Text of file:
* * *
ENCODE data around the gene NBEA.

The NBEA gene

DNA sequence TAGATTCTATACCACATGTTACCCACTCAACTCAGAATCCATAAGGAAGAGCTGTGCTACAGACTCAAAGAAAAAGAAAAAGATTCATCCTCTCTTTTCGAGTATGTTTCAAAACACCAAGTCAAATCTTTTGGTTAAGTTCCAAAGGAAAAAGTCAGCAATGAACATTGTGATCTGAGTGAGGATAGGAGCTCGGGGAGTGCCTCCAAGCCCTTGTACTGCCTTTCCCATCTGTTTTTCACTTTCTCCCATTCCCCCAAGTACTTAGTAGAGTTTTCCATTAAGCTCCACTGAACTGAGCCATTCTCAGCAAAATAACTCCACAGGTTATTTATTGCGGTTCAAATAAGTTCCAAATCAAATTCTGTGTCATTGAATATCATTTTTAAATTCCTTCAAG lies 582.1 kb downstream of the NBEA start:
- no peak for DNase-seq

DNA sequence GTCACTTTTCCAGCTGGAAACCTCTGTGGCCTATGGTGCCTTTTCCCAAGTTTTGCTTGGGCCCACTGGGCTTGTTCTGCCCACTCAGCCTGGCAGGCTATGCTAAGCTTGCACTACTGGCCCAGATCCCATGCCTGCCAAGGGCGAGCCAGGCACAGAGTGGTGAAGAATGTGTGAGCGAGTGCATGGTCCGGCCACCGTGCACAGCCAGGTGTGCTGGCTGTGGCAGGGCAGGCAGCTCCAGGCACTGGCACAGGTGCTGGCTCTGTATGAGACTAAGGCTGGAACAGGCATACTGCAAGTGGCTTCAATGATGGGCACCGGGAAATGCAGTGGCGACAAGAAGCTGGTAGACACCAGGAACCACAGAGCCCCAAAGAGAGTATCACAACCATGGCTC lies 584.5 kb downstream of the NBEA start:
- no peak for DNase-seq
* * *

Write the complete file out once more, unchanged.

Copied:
ENCODE data around the gene NBEA.

The NBEA gene

DNA sequence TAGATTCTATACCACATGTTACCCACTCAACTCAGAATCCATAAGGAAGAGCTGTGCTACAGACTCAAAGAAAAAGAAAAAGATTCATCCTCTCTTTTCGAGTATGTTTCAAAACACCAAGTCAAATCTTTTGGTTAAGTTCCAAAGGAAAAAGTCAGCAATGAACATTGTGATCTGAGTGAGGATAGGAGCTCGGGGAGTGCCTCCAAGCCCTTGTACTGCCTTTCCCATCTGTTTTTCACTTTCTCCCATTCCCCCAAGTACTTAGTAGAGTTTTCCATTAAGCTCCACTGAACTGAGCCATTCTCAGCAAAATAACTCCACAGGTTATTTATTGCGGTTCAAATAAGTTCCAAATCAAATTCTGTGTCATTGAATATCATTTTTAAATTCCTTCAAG lies 582.1 kb downstream of the NBEA start:
- no peak for DNase-seq

DNA sequence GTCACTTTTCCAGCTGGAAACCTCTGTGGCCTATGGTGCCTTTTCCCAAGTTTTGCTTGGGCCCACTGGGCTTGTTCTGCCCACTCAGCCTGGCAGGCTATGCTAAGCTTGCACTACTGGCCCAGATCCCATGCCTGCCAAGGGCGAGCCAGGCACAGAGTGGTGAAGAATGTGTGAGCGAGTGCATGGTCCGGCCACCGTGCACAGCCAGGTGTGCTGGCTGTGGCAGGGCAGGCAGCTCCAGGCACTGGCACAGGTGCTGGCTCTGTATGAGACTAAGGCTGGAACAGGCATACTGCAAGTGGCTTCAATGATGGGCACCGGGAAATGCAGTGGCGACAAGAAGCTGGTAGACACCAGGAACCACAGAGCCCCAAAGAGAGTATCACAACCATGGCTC lies 584.5 kb downstream of the NBEA start:
- no peak for DNase-seq